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A couple of months ago, Adam Lambert and Madonna both issued singles called “Ghost Town” — his, in his words, an “existential dance goth rave thing” to her “post-apocalyptic love song, mid-tempo”. For most people, though, there is only one “Ghost Town”: the song released by The Specials in the summer of 1981 that provided a soundtrack to UK-wide riots and split up the band. More than three decades later it is still a nexus of acrimony.
The Specials were the champions of two-tone, music steeped in Jamaican ska and bluebeat but played with punk aggression by a multiracial band. By April 1981, when the band convened in a tiny recording studio in the midlands town of Leamington Spa, tensions were high. Most of the group chafed at the tightly composed orchestration of the band’s founder, Jerry Dammers. The song they were recording depicted Britain as a ghost town filled with unemployed youths and no entertainment but violence. “Too much fighting on the dance floor,” runs the first verse, and the fighting had started in the studio: at one point guitarist Roddy Radiation kicked a hole in the control room door. Nonetheless, reggae producer John Collins assembled the individual parts into a coherent recording, fading in and out over a spectral synthesiser moan.
The song climbed to the top of the UK charts in July 1981, just as riots erupted across Britain, from Aldershot to Edinburgh. The juxtaposition seemed fated: “Government leaving the youth on the shelf . . . No job to be found in this country.” When the band appeared on the BBC music show Top of the Pops, vocalists Neville Staple and Terry Hall, and guitarist Lynval Golding announced that they were quitting. (As the Fun Boy Three they went on to record some of the decade’s most miserable music.)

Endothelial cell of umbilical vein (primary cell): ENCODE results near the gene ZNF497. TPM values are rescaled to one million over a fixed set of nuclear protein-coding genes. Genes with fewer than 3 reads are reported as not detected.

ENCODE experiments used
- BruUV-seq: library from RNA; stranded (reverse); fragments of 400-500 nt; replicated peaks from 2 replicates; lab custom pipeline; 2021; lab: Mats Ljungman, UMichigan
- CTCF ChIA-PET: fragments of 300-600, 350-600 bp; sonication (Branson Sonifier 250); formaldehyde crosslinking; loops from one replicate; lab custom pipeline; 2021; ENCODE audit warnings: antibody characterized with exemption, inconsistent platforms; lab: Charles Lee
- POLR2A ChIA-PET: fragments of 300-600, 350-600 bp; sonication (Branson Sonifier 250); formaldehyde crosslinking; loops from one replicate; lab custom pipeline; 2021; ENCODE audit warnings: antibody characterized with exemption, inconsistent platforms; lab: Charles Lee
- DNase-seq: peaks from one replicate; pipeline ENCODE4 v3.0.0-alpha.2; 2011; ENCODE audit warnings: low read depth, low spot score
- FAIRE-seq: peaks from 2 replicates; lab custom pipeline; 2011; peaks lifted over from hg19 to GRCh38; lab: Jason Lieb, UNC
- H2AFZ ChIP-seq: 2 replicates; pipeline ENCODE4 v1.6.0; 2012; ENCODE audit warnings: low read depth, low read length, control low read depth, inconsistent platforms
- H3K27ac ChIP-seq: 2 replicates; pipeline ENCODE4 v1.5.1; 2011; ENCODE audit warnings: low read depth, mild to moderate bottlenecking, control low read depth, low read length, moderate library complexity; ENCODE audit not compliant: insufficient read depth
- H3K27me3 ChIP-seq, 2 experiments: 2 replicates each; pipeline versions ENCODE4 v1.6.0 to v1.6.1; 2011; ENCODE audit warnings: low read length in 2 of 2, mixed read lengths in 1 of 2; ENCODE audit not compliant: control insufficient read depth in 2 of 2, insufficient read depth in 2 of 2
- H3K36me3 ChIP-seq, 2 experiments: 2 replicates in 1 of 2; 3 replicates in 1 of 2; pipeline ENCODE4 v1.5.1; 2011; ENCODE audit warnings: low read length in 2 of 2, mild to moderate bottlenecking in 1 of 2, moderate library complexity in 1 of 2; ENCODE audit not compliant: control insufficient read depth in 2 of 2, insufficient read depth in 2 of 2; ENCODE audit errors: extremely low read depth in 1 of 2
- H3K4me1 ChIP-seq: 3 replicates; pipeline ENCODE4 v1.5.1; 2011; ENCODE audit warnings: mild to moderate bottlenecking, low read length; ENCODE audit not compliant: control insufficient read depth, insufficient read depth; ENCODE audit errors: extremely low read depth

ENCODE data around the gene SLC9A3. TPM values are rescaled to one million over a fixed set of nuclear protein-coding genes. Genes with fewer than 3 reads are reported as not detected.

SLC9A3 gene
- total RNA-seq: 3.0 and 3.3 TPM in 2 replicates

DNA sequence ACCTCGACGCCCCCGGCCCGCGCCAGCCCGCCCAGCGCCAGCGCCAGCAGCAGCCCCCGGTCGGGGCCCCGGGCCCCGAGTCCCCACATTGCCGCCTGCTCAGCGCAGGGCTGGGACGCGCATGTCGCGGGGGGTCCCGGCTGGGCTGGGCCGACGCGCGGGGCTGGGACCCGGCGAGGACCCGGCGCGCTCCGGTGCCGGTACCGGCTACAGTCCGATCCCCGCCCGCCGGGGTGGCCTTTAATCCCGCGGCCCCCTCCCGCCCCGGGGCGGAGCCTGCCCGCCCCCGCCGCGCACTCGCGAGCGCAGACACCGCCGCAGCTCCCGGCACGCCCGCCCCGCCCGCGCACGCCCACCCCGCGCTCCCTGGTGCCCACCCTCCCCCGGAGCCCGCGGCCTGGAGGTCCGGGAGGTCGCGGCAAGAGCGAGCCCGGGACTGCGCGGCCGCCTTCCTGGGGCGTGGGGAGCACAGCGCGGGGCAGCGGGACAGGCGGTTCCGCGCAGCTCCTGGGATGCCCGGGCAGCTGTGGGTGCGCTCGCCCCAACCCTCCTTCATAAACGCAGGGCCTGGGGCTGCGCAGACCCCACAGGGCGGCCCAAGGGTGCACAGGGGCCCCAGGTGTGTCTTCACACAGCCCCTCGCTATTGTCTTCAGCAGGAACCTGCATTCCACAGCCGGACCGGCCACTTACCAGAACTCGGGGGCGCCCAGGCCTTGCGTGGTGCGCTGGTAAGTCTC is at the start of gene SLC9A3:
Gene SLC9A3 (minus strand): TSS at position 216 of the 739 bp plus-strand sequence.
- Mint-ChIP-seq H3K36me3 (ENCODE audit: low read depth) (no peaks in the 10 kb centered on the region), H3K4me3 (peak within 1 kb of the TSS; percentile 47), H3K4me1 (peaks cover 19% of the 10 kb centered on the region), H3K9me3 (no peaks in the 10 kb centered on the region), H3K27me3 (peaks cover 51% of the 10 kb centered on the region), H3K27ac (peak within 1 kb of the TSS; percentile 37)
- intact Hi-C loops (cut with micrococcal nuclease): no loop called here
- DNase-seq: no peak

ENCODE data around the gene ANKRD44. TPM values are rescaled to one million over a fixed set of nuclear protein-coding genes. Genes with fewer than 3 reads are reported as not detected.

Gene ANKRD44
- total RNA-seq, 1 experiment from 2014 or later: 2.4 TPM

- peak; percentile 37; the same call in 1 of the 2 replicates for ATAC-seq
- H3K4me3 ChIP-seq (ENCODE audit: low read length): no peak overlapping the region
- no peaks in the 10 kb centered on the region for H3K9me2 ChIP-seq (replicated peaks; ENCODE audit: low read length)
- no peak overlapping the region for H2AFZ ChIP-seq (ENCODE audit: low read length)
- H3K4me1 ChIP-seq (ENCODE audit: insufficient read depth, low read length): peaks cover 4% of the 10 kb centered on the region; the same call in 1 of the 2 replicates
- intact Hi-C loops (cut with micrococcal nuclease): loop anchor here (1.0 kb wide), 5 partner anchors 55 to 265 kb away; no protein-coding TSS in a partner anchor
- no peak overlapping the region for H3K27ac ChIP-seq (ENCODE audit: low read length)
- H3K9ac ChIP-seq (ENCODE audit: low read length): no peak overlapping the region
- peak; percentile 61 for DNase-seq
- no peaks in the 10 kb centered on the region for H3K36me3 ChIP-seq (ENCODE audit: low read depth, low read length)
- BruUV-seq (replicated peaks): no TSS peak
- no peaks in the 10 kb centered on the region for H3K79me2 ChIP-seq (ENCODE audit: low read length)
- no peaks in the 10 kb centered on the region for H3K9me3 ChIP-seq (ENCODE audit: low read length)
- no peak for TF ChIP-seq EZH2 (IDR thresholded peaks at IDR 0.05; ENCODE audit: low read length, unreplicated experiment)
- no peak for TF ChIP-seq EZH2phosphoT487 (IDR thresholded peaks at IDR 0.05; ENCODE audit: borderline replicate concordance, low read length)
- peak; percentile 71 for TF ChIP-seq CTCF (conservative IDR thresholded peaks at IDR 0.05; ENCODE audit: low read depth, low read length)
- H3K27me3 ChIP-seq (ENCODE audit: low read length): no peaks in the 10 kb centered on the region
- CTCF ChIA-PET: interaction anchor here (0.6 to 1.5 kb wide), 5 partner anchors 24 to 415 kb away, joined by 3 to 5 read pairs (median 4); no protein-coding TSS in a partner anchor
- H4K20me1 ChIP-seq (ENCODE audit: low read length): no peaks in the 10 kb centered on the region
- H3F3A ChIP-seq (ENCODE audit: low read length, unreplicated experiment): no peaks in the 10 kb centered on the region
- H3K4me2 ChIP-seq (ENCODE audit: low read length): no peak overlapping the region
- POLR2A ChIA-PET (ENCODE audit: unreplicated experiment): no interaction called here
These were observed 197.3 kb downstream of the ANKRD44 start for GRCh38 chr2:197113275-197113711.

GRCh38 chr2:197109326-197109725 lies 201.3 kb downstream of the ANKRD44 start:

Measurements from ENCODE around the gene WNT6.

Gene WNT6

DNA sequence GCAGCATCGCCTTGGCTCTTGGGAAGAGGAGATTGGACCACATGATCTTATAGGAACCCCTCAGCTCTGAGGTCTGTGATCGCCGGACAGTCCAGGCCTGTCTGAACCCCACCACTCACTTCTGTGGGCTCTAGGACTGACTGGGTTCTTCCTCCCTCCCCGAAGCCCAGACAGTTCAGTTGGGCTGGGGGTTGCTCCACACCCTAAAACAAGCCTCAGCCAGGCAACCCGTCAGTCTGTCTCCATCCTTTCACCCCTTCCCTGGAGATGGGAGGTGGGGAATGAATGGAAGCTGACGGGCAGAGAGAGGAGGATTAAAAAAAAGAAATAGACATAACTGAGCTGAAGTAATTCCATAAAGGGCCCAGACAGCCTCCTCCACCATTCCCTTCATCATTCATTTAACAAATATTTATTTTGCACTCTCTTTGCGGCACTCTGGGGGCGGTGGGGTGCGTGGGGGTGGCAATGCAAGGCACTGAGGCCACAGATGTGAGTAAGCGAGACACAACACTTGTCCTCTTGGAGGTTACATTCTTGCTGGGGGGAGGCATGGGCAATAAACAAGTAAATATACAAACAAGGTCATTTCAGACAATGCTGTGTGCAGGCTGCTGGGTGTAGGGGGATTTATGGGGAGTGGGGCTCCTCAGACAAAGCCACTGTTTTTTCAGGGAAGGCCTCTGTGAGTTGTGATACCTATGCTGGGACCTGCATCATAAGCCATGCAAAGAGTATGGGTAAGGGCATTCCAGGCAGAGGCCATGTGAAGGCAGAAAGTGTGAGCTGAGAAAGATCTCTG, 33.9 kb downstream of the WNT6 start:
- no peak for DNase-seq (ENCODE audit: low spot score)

Notably, “Ghost Town” has been unbundled into its core components. In 2005, in the wake of Hurricane Katrina, New Orleans’ Hot 8 Brass Band recorded a largely instrumental version, fast, hard-driving, heavy on the sousaphone. It was half celebration (“Do you remember the good old days . . . ?”), half wake. The black-and-white video shows flooding in Bywater and the Lower Ninth, residents cycling through standing water, a spray-painted warning, “You loot, I shoot”.
Dubstep pioneers Kode9 and The Spaceape went in the opposite direction. Their version is reduced almost to lyrics alone. “This town,” sighs The Spaceape, as if looking out from a high window on a scene of bleak despair. There are long gaps, punctuated by electronic murmurs that could just as easily be far-off emergency vehicles or breaking glass. There is nothing celebratory here, no joy even in nostalgia.
In 2009 The Specials reformed for a tour to mark their 30th anniversary. For reasons still unclear, they excluded Dammers. From the outside, the cause of the renewed fighting on the dance floor appears to be that while the rest of the band wanted a pension-boosting nostalgia trip, their former leader was bent on musical experimentation.
Dammers or no Dammers, “Ghost Town” remained at the heart of the band’s set — at one festival, bolstered by an overawed Amy Winehouse in a chequered two-tone top.
Dammers, meanwhile, materialised with his own Spatial AKA Orchestra, “a tribute to Sun Ra and other musical mavericks”. The one Specials song included in a set heavy on Sun Ra, Moondog, Martin Denny and Alice Coltrane was, of course, “Ghost Town”. The Trinidadian poet Anthony Joseph toasted over the familiar wails before being overwhelmed by synthesisers and brass fighting like foxes in a skip. It was magnificent; and at the same time, you could tell why his former bandmates might have had their ears on something different. That, said Dammers curtly, would be his last word on the matter.
In the hot summer of 2011, as if to mark the 30th anniversary of the song, England again exploded in six days of riots, sparked by a police shooting in Tottenham and spreading to Birmingham, Bristol, Manchester and Merseyside. On one midnight bulletin, the scrolling caption at the foot of the BBC TV news reported that the Metropolitan Police had been urged to call in The Specials. It just meant reinforcements, of course, but “Ghost Town” remained as relevant as ever.
For more in the series, as well as podcasts with clips from the songs, visit ft.com/life-of-a-song
Photographs: Sunshine/Camera Press; PA
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